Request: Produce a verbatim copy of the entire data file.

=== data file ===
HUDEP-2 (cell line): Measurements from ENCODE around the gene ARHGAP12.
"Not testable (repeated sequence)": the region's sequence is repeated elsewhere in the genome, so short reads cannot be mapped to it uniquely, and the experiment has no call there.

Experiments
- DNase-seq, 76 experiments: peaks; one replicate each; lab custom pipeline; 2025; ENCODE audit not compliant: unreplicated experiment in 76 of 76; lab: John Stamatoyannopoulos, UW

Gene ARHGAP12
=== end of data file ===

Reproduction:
HUDEP-2 (cell line): Measurements from ENCODE around the gene ARHGAP12.
"Not testable (repeated sequence)": the region's sequence is repeated elsewhere in the genome, so short reads cannot be mapped to it uniquely, and the experiment has no call there.

Experiments
- DNase-seq, 76 experiments: peaks; one replicate each; lab custom pipeline; 2025; ENCODE audit not compliant: unreplicated experiment in 76 of 76; lab: John Stamatoyannopoulos, UW

Gene ARHGAP12